“Sampling will help you determine if you’re at risk of leaving behind data subjects or if you’re looking at duplicative data subjects,” Kelly explained.
Run language identification right after processing for early intel into where data subjects may be located, and therefore, what the legal requirements might be. You can also use language ID to help you determine your review needs, like if you’ll need to source foreign-language reviewers or use machine language translation.
Test, Sample, Validate, Repeat
Once you’ve used your various tools to cull down to a unique data set, it’s time to find out which data is most likely to contain the personal information. Finding the answers comes down to the sampling, validating, and documenting done at every decision point.
Why sample and validate? Kelly offered a few reasons.
First, sampling allows you to better understand the prevalence of PII in your data set. With that, you can make projections about what you can expect to find in the data set and use validation to gut check that you’re falling in the expected range. Kelly explained that her team also uses sampling to understand the density and content of documents.
“Are there large documents that could slow us down that we should prioritize? Can we find documents with individuals, names, and associated personal information? These are the considerations we calibrate search terms across.”
Anya Korloyov, vice president of cyber incident response at HaystackID, elucidates that those same tools used to identify these pockets of PII will become the very tools we’ll use to structure the review.
“Eventually you’re going to have to lay your eyes on documents. To get there, we structure the review the best way possible using all this technology. [For example,] we group textual near duplicates together. We push the most dense documents to the review team first, so that at the end of the project we don’t hit a huge pocket of data,” she explained.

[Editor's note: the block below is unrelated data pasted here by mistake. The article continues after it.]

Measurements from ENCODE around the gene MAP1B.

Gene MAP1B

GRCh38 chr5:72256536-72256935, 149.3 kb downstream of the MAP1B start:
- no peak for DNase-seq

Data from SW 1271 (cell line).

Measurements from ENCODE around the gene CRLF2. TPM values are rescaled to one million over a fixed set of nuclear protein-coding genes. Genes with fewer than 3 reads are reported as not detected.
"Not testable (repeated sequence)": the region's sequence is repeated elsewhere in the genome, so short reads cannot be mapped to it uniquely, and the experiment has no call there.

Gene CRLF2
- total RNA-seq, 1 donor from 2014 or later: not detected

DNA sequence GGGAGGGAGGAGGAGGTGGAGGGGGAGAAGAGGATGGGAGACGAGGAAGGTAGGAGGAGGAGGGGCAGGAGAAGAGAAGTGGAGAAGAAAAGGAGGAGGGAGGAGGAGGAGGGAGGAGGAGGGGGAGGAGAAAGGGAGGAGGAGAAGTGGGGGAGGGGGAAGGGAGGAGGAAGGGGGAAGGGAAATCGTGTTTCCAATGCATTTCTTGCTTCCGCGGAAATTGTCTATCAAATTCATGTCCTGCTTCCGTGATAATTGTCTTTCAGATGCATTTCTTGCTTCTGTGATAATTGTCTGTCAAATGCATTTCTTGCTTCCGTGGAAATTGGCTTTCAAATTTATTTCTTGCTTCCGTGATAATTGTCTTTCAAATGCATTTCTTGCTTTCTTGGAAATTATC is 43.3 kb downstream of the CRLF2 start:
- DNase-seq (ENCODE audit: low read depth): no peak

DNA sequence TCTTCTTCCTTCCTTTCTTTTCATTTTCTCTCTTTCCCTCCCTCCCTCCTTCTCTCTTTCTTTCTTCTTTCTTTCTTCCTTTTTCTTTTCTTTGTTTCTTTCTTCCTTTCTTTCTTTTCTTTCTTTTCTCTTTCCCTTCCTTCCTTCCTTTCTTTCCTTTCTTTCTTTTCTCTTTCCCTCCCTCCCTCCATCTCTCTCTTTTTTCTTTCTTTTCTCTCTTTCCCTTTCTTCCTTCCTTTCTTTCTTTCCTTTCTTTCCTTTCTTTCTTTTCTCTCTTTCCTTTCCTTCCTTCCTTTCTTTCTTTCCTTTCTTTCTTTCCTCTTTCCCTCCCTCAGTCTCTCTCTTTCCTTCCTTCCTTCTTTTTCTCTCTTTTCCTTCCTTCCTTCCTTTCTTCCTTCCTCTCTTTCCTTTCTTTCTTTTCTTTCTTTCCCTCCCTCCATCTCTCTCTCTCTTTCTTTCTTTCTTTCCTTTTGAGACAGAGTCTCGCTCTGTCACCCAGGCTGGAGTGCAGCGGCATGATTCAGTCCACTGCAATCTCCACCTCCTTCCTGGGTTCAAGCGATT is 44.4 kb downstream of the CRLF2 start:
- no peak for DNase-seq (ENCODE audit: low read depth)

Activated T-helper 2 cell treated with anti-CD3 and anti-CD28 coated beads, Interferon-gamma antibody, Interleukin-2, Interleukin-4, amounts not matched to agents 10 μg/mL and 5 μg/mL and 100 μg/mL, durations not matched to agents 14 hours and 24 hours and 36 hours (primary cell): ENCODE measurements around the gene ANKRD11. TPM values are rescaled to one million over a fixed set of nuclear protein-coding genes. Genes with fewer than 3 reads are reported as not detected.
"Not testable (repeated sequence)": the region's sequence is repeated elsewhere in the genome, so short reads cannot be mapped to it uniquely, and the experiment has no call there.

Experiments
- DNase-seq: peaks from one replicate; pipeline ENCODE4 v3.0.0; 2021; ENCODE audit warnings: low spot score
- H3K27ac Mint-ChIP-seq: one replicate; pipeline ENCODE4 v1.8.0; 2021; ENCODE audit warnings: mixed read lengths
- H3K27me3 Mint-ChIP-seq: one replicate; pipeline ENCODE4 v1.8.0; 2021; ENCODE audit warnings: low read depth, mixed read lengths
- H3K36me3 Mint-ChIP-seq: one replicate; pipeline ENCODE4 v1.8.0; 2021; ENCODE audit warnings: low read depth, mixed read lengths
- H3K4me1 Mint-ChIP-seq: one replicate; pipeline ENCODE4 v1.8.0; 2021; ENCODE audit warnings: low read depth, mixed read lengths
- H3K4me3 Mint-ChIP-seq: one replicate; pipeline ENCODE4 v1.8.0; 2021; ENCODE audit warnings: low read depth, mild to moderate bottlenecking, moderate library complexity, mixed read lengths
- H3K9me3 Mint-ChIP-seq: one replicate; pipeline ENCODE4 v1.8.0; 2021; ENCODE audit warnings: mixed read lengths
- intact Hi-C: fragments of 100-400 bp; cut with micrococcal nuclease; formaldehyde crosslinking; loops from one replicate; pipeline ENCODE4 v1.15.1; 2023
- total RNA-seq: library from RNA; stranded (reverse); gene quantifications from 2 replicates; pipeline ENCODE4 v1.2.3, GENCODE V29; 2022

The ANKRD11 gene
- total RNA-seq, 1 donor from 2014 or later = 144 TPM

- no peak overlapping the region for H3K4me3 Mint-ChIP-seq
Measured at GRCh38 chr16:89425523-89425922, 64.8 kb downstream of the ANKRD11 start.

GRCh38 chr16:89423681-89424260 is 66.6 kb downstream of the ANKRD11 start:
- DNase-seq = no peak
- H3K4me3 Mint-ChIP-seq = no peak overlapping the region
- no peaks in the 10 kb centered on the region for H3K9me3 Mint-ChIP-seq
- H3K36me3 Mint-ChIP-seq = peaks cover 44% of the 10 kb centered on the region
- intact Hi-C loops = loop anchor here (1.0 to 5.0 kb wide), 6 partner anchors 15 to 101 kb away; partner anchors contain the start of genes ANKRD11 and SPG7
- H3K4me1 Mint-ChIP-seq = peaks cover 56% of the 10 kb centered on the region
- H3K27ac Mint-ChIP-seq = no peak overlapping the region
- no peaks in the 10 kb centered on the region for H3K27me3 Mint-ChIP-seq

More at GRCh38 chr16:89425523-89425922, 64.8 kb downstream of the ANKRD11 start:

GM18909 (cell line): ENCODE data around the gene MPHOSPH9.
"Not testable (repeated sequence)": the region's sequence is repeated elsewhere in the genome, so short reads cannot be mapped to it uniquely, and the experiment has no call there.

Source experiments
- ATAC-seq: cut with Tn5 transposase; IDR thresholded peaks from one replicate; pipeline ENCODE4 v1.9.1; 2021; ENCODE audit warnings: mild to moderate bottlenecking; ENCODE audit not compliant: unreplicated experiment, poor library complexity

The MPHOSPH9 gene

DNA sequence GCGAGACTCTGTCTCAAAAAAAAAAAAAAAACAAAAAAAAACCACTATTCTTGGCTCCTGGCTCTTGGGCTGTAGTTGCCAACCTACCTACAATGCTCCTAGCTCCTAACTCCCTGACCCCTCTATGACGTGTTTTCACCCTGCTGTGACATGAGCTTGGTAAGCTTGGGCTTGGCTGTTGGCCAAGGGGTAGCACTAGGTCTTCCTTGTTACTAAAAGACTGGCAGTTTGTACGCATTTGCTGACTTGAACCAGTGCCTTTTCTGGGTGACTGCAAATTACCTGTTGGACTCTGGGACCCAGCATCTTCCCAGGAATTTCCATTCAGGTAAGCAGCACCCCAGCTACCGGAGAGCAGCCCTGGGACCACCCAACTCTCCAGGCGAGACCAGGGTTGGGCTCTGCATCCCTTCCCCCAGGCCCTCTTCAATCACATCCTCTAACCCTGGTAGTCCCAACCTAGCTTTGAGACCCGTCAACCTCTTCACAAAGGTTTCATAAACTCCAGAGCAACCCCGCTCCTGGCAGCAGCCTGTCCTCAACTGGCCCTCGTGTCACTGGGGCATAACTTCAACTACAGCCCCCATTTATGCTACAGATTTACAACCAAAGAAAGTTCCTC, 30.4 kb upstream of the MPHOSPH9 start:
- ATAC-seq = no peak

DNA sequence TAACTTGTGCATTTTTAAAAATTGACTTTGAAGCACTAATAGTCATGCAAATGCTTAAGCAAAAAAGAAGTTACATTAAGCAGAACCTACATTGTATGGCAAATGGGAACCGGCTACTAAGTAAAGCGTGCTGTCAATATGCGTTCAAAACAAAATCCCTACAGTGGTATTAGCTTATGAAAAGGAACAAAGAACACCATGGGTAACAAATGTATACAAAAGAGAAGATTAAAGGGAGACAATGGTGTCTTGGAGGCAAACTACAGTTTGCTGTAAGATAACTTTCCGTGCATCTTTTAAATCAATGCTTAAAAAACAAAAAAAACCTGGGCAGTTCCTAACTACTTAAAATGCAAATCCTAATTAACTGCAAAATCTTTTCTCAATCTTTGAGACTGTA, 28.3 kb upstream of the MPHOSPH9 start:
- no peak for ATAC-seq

Finally, Set Your Client Up for Future Success
As a parting thought, the panelists were asked: “How do you actually measure success in a case like this?”
For Scott, success has two parts: 1) meeting the deadline; and 2) being able to give the client actionable intelligence about what happened.
“After the chaos subsides, we build them heat maps of PII. It surprises me every time how little people know about their data,” Scott said. “[The intel we give them] often helps clients get a budget for a pesky information governance project that was sitting on the desk that no one wanted to pay for.”
For Susana Medeiros—information governance, privacy, and cybersecurity associate at Norton Rose Fullbright—success is the thesis of what the panelists have been sharing all along: having a documented, defensible process.
“In the cyber incident response world, we’re getting more and more pressure to do the job better and more cost effectively. Being able to say, ‘I didn’t review everything, but that doesn’t mean that I didn’t reasonably identify impacted indviduals’ [is a big success].”
Maybe these insights won’t ease the data breach nightmares we’re all enduring, but they are expert-endorsed methods for handling the aftermath when it inevitably comes. And when breach incidents errupt, having a game plan is everything; what’s yours?
Graphics for this post were created by Kael Rose.